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100923 | Harbour plans attract around 500 residents |

Harbour plans attract around 500 residents

A FEEDBACK box from the Hayle Harbour regeneration consultation was rushed to the local police station for safekeeping to ensure impartiality, harbour owners ING said.

The Dutch real estate giant held a three-day public exhibition at the White Hart Hotel last week where they presented their revised vision for land at South Quay.

Over Thursday, Friday and Saturday around 500 residents came to inspect the company's new mixed-use development scheme which they say could turn the dilapidated site into an "upbeat social destination".

The company gained an outline planning consent for nearly 300 homes last year but since then, mainly due to escalating costs, the South Quay phase of the £220 million project has been brought forward with revised plans.

The number of homes has been reduced to fewer than 100 and they are also proposing to build a supermarket, cinema, restaurant and café on the site.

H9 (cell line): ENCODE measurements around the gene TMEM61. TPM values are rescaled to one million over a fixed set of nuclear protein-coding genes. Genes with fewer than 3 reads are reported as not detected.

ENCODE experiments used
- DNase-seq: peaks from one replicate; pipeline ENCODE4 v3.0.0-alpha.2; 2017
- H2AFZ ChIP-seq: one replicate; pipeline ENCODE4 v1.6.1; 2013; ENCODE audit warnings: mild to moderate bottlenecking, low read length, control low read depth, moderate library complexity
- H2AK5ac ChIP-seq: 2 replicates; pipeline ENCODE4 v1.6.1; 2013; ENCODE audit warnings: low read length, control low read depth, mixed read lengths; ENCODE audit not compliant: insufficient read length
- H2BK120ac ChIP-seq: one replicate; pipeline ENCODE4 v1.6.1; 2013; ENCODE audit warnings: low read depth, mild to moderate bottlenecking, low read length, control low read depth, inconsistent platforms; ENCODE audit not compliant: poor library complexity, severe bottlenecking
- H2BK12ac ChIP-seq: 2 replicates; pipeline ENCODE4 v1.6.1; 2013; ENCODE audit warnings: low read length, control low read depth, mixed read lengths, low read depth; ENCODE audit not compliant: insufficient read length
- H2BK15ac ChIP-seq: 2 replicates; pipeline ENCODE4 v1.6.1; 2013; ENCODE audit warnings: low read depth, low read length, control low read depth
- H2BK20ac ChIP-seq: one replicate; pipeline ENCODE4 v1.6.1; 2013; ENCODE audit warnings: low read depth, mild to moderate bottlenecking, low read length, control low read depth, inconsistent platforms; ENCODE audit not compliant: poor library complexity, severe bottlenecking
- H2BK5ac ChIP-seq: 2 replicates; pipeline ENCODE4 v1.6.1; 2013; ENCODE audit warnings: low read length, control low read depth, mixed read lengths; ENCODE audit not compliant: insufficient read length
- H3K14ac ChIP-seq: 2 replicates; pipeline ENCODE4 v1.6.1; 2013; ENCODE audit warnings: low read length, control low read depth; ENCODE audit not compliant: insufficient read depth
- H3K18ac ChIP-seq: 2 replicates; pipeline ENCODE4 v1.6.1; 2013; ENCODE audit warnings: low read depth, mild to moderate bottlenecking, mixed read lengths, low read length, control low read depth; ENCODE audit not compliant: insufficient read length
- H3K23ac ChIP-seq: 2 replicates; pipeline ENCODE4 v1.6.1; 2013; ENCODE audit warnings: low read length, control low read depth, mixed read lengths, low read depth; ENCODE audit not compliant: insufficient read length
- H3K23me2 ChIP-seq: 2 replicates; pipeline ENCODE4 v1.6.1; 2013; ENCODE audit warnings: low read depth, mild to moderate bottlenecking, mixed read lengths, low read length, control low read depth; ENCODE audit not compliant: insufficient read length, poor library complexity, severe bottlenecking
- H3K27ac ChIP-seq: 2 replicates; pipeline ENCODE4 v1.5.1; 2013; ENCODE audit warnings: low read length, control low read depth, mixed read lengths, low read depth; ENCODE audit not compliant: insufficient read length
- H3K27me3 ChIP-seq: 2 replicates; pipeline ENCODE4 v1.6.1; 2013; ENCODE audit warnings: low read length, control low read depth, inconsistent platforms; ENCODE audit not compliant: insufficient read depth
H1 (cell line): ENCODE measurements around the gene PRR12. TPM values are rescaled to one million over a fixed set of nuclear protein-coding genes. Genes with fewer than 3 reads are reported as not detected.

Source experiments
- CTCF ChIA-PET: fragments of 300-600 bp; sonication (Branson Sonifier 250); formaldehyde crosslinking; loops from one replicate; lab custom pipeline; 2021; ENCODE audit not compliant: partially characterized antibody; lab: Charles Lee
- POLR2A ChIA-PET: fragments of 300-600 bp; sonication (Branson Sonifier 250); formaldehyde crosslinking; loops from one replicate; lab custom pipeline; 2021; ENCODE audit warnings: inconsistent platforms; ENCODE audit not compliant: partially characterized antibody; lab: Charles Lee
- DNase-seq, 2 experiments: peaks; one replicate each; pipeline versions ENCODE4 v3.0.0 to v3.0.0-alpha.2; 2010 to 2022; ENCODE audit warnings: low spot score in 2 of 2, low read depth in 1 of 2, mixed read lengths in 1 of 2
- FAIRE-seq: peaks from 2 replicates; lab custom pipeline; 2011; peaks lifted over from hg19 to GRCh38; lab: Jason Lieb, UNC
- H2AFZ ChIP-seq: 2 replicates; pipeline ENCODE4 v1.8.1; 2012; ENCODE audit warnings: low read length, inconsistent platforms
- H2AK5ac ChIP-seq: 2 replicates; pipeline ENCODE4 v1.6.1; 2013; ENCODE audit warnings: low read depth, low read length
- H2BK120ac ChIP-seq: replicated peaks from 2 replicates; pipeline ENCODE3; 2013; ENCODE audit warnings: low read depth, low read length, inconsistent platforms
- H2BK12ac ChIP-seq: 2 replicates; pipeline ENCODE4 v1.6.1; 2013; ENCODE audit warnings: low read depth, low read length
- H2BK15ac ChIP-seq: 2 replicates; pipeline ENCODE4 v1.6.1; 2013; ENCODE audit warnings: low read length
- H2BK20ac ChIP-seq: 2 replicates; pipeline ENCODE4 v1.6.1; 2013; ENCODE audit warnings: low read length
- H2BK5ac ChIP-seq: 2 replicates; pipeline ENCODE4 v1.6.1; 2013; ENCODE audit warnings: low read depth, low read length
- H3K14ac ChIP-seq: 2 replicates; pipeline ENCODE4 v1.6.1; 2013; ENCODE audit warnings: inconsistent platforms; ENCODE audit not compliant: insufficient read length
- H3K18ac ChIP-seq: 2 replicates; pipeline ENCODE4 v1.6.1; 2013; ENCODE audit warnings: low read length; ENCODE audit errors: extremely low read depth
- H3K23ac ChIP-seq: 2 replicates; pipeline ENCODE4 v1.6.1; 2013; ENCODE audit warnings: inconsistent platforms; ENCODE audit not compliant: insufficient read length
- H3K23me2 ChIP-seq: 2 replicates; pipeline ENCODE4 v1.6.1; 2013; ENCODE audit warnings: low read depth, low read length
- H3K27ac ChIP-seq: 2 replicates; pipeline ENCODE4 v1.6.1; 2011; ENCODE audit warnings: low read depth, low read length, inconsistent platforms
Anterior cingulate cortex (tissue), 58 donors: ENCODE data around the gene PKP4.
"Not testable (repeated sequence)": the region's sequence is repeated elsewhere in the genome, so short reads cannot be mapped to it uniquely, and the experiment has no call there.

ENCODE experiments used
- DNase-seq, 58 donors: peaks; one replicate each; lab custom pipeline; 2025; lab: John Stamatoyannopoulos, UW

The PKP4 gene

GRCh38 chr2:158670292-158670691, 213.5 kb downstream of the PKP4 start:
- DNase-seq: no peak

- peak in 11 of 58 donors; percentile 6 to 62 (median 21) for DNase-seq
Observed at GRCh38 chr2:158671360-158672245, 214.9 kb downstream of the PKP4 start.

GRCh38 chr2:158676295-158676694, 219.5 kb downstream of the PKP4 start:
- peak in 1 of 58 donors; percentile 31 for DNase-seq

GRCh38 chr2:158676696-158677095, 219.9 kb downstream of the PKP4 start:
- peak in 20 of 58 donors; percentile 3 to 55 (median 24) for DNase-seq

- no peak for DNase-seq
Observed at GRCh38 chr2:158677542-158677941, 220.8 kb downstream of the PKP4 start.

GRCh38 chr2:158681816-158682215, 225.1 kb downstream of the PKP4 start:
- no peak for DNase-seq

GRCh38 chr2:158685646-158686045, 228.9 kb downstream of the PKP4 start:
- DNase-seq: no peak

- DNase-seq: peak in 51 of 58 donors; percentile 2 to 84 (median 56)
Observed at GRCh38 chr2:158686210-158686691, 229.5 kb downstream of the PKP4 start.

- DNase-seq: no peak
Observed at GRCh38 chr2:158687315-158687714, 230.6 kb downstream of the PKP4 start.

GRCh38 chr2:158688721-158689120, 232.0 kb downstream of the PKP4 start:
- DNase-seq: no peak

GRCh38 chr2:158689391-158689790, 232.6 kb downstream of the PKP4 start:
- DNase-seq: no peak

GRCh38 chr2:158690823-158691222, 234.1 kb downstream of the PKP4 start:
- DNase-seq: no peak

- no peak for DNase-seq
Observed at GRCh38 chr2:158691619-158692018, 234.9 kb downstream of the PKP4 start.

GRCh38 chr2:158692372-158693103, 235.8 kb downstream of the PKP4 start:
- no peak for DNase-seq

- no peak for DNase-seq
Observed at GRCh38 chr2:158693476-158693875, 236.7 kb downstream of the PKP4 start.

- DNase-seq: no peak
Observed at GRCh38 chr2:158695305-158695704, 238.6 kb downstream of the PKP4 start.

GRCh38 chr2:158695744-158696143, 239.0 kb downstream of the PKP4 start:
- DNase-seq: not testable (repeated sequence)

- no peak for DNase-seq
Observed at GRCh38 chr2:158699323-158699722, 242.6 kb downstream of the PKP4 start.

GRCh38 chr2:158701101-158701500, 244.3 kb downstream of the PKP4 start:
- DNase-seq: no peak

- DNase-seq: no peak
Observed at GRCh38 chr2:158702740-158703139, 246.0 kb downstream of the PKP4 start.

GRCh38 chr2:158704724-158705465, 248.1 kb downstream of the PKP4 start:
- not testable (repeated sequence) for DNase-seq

ING spokesman Gary Cartmell said the verbal feedback from residents was "overwhelmingly" in favour of the plans put on the table.

"People made many helpful comments about the cinema, restaurant and a café and how the harbour could be regenerated – all of which we will be using," he said.

"I think the turnout was exceptional given the amount of consultation and it reiterates how people want to see change."

The feedback forms from the consultation were sealed and taken to Hayle Police Station where they will be collected by a representative from Cornwall Council.

This, ING says, ensures total impartiality.

Mr Cartmell added: "The last person who attended the exhibition sealed the box and that was taken to the police station.

"We do not know what people said and whether they are in favour, not in favour or not decided.

"We want an independent person to open it to make the process totally independent."

The results of the exhibition are expected to be announced in the next two weeks.

ING says work on the site could start as early as autumn 2011.

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